For a lesson on expectations, let’s take a trip back to late October.
A poll of 24 Big Ten men’s basketball writers concluded the Gophers would finish ninth in conference play (and Nebraska 12th, but we’re focusing on Minnesota here). The Big Ten Network’s website ran preseason predictions from six of its experts. Five of them picked Andre Hollins to make one of the three all-conference teams (including two picks for the first team). Five of them picked the Gophers to finish eighth or worse, with the lowest being 11th.
Somewhere along the way, the narrative shifted from “rebuilding season under a new coach” to “can this team make the NCAA tournament?” which is where we are now with the Gophers. They placed nobody on the all-conference team, but they finished seventh in the Big Ten and carry that seed into an opening-round matchup with Penn State in the conference tournament Thursday.
What’s it going to take: One win? Two wins? More? Those are popular questions, but this one is also important: Who really thought we’d be asking those questions this season?
Coach Richard Pitino said Tuesday he tries to avoid getting wrapped up in expectations. However. …
“I will say that if at the beginning of the season you had told us that we could maybe win a game or two and be in the NCAA tournament, returning 48 percent of our scoring and [with] a lot of brand new guys — a lot of guys who have never played in these types of situations — I would say, ‘Where do I sign up?’ ” Pitino said.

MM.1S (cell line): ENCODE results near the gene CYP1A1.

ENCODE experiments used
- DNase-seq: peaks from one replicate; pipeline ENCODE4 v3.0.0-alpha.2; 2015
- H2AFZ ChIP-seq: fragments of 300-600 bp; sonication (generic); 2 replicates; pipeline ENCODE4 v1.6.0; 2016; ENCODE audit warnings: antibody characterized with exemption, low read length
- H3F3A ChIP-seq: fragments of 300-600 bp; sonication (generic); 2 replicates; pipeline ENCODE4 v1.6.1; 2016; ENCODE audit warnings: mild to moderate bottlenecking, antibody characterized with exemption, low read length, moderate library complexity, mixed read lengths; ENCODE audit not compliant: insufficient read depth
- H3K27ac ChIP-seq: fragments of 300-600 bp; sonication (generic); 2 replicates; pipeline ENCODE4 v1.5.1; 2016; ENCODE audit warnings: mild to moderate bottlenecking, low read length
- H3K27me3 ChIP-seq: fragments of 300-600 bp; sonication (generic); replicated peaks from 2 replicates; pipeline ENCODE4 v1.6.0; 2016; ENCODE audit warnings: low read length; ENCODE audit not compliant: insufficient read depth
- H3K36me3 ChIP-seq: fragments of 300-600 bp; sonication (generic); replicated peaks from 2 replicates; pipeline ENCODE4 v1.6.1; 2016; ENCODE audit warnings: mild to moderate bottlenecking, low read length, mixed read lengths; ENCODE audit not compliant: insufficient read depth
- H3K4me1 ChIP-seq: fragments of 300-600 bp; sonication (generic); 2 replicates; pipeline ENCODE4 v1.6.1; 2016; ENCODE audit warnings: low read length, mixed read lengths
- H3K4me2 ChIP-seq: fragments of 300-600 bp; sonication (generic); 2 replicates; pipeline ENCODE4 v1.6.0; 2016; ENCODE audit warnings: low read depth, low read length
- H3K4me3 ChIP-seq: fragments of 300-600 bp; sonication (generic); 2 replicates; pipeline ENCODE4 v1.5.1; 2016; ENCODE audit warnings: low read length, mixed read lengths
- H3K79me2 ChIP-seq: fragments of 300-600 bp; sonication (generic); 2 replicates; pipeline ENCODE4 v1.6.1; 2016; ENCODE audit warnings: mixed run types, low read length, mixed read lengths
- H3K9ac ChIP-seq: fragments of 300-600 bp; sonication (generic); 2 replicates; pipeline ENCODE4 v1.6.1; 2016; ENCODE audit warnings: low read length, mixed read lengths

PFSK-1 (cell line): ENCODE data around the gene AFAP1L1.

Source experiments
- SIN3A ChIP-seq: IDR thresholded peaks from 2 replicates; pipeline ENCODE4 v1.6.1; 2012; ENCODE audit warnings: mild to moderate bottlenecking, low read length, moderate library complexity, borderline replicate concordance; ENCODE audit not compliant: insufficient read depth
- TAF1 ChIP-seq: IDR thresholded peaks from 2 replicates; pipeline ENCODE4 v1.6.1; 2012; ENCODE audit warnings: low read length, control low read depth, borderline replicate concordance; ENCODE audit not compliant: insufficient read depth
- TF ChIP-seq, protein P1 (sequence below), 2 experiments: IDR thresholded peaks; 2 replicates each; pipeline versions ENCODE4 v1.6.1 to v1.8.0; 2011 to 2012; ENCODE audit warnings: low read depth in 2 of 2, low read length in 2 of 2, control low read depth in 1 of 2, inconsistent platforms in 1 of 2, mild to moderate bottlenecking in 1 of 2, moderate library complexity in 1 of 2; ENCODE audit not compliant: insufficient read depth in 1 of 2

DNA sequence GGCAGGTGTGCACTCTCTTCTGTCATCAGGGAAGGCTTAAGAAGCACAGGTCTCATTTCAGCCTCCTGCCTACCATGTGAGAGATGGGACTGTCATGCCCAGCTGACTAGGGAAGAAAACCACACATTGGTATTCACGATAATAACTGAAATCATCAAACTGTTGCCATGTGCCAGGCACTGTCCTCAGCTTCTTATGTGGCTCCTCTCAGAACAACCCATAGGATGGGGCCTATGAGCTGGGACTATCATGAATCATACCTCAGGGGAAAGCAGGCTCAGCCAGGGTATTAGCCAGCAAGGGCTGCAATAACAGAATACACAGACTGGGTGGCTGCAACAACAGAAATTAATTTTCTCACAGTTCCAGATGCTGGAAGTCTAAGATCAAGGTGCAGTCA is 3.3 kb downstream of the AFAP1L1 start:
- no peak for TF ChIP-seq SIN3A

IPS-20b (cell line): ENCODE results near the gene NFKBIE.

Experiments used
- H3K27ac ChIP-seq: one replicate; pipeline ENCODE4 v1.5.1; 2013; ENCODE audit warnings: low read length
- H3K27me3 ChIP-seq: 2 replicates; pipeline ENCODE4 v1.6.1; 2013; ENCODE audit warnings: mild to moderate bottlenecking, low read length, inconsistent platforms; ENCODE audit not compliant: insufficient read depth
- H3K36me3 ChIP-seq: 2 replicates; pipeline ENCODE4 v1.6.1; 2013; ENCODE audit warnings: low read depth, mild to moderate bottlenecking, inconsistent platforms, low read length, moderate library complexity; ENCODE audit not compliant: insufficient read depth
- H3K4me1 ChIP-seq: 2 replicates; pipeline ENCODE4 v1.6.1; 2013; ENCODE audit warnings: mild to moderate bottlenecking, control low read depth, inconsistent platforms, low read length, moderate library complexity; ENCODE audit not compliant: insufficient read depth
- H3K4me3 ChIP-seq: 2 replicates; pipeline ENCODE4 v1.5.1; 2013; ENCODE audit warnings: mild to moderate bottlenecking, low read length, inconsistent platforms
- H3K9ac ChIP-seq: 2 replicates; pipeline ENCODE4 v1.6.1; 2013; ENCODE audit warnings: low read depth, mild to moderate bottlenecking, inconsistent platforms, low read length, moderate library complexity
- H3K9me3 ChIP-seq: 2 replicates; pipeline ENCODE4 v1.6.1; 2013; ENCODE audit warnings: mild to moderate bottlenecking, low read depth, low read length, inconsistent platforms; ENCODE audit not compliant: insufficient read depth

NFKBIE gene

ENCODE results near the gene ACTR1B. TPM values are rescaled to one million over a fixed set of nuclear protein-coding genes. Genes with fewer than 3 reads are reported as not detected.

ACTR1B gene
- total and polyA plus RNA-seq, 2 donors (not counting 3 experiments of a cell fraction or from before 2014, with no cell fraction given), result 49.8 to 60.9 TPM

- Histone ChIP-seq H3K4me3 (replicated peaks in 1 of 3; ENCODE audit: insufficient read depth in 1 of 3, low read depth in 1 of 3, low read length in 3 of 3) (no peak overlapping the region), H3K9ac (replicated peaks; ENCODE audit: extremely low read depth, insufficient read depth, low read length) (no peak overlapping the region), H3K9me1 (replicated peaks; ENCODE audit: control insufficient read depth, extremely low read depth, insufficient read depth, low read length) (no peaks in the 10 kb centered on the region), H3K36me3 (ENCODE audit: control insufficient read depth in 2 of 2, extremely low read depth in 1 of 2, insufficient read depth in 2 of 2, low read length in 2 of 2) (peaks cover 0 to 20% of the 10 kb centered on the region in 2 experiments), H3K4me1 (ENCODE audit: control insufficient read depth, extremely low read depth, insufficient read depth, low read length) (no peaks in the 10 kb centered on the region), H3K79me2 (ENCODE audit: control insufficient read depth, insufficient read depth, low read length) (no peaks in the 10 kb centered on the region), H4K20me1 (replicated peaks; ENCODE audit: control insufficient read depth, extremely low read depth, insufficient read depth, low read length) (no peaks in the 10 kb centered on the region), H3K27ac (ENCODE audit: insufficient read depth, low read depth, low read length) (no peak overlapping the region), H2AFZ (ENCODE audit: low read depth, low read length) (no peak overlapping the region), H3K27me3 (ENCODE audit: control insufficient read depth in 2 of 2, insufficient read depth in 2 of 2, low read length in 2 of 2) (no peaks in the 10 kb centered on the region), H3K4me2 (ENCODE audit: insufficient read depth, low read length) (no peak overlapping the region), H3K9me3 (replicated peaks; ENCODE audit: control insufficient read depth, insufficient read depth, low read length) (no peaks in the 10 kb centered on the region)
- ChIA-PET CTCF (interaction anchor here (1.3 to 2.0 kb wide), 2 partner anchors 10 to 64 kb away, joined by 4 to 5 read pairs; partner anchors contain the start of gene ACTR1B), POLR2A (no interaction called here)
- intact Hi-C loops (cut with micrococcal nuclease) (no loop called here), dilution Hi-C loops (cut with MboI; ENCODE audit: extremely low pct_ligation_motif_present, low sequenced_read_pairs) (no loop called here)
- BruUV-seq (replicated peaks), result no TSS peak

How a team responds to changing expectations often defines its season and even longer-term matters. The 2012 Vikings changed expectations for their rebuilding effort by jumping from three to 10 wins. When they slid back to five in 2013, coach Leslie Frazier was fired. Had they reversed their 2012 and 2013 seasons, Frazier could very well still be here.
The Wild plays in a brutal conference and has had three goalies start at least 18 games — not typically a recipe for success. But Minnesota made the playoffs last year, so the expectation is greater this year.
“It’s not so we make the playoffs, it’s so we get to go further,” owner Craig Leipold told the Star Tribune this week regarding this year’s trade deadline moves.
And if the Gophers fall short of making the NCAA tournament, even if it’s by the slimmest of burst-bubble margins? It won’t feel like a failure, but many will treat it as a disappointment even though it’s a surprise to be in this position at all.